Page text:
June 27, 2011
BALTIMORE - After leading her team to the NCAA Quarterfinals in 2011, Loyola University Maryland Head Women's Lacrosse Coach Jen Adams has been named the Intercollegiate Women's Lacrosse Coaches Association Mid-Atlantic Region Coach of the Year by her peers.
Adams, who recently completed her third season at Loyola and was named the BIG EAST Conference Co-Coach of the Year, guided the Greyhounds to a school-record tying 17 victories in 20 games and their first-ever BIG EAST Championship.
"It is truly an honor to be recognized by my peers who I respect so much," Adams said. "There are so many great coaches in our region. This means a lot to me because of that fact."
The Greyhounds advanced to the NCAA Championships for the first time since 2004 and the quarterfinal round for the first time since 2003. Loyola received the conference's automatic bid to the tournament by virtue of victories over Syracuse in the BIG EAST semifinals and Notre Dame in the title game.
"We are immensely proud of the job that Jen and her staff have done in such a short time at Loyola," said Assistant Vice President/Director of Athletics Jim Paquette. "Her leadership has helped return the women's lacrosse program to the level of national elite, and her passion for the sport serves as an excellent role model for our team and young women everywhere."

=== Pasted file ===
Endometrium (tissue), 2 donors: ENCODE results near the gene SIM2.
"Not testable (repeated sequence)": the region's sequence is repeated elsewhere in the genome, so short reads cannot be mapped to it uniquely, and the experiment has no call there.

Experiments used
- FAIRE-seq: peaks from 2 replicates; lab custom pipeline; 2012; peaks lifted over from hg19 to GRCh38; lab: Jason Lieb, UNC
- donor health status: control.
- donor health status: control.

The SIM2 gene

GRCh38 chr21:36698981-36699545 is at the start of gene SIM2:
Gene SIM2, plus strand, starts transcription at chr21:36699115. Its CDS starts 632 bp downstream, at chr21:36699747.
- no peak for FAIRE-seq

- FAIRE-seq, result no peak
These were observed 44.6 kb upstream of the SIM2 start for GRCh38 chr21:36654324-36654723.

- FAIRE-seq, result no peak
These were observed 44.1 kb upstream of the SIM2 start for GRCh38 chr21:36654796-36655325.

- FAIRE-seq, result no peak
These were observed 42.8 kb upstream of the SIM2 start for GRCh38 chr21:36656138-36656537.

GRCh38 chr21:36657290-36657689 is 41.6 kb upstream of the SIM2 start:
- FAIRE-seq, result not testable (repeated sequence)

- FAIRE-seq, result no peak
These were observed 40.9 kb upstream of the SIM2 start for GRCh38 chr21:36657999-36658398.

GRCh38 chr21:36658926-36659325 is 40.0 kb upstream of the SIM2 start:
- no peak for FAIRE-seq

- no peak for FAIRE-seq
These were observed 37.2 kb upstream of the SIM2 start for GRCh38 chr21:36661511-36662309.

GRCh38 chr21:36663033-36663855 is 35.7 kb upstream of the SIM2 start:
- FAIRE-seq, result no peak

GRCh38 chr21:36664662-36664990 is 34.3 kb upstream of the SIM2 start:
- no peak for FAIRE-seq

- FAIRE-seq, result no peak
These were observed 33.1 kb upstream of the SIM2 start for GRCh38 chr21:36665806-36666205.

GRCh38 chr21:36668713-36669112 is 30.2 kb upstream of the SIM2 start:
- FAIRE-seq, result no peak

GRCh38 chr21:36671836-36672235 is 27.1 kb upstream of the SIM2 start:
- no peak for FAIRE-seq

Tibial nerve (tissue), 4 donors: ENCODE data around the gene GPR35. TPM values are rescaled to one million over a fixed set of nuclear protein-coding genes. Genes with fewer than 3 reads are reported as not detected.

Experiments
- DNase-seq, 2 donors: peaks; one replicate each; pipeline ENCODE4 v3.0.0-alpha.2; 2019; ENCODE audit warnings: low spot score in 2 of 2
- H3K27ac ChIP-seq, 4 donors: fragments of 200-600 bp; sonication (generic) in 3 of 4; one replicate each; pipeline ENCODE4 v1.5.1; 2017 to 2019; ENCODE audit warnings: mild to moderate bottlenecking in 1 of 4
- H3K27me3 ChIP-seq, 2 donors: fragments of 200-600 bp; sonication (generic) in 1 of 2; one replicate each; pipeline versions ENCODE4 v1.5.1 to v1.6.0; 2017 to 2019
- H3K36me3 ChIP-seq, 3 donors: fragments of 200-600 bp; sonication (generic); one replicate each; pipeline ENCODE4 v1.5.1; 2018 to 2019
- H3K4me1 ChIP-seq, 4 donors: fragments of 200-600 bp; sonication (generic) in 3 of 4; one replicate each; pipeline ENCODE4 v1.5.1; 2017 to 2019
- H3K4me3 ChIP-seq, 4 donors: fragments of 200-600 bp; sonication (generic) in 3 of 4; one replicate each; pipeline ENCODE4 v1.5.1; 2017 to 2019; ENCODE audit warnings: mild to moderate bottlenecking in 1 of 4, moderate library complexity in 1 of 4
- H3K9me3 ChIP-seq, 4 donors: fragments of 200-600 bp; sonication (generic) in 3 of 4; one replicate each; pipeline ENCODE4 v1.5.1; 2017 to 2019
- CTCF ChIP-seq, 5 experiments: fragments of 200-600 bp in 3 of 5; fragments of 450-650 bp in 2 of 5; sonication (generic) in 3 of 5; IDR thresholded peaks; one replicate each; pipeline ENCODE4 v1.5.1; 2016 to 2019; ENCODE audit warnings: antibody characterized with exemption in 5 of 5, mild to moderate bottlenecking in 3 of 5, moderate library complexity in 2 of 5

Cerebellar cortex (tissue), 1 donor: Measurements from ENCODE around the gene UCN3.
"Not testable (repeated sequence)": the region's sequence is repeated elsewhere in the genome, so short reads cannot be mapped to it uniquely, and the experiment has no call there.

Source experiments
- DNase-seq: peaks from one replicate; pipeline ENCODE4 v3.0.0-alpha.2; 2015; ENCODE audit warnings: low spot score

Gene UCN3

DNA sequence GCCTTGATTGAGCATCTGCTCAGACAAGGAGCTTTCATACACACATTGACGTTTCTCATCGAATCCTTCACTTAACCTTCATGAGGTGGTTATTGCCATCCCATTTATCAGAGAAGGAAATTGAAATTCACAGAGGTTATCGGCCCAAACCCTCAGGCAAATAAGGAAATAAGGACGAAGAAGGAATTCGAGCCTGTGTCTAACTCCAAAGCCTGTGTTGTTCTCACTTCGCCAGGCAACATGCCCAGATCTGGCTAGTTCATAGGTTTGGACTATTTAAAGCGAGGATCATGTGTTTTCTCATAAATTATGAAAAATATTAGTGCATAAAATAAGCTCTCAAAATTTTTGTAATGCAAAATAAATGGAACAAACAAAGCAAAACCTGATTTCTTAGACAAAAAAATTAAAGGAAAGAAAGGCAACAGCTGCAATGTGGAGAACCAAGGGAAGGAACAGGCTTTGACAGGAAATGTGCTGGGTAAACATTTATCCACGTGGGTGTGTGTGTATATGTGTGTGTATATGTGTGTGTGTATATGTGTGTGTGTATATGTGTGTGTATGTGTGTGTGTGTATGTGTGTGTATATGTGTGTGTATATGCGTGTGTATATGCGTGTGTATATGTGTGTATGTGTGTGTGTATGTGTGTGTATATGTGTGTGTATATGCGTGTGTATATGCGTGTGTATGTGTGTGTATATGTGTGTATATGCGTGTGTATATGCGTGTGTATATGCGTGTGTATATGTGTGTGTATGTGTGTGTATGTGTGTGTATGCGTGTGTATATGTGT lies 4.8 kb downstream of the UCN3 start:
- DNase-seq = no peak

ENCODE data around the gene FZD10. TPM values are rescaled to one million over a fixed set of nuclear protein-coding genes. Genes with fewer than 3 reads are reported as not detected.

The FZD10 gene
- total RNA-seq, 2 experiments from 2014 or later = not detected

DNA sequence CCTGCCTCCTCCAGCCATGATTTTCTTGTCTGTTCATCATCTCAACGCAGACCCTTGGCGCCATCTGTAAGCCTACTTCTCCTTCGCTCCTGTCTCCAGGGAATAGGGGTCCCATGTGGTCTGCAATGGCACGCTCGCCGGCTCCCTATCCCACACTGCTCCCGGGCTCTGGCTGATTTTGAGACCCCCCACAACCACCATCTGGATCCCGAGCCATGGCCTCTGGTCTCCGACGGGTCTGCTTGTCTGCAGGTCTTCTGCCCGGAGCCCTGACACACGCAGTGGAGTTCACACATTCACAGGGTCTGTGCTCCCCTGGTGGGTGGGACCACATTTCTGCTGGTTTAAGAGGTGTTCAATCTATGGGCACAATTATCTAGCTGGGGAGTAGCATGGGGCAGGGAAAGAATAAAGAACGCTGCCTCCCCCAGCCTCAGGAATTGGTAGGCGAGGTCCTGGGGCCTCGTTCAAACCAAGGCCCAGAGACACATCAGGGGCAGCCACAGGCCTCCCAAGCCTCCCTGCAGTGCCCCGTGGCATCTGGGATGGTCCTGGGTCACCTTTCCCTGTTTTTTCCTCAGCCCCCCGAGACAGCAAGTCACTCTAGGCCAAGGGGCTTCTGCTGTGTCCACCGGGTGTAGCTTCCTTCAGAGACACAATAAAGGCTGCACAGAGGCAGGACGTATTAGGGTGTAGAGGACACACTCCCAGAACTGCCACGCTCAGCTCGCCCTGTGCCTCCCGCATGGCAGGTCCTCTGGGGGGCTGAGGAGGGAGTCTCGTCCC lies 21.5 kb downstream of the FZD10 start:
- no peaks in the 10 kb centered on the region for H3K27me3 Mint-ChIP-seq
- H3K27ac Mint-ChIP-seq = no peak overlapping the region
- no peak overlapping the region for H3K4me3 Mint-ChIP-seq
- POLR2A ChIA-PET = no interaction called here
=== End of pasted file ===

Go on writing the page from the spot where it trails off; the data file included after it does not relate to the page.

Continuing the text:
In three seasons as a head coach, Adams has compiled a 38-16 (.704) record. Loyola reached the BIG EAST Semifinals at the conclusion of her second season, 2010, and the NCAA Championships in her third.
Adams took over a Loyola team that had gone 8-24 (.250) in the two seasons prior to her arrival in Baltimore. Her first year produced an 11-6 mark followed by an 11-7 record last season.
This year's team was dotted with All-America and All-BIG EAST honorees. Three Greyhounds - Grace Gavin (first team), Abby Rehfuss (second team) and Ana Heneberry (third team) - earned IWLCA All-America laurels, while six were named to the league's honor roll. Gavin and Rehfuss picked up first team recognition, while Heneberry, her sister, Mary, and Kellye Gallagher, Kerry Stoothoff and Marlee Paton received second team nods.
Loyola continued to be a very balanced team on the offensive and defensive ends of the field. The Greyhounds led NCAA Division I in caused turnovers per game (11.75) for the third season in a row, and they finished eighth nationally in scoring margin (+4.85). They were 12th in both scoring offense and defense, tallying an average of 13.8 goals per game while allowing just 8.95.
Adams' honor adds to the hardware already on her shelves accumulated during her time as a player. She was a four-time All-American at the University of Maryland where she was the initial recipient of the Tewaaraton Award as the game's top female player in 2001. She earned National Attacker of the Year honors three times and received the Honda-Broderick Award as the nation's top women's lacrosse player in 2000 and 2001.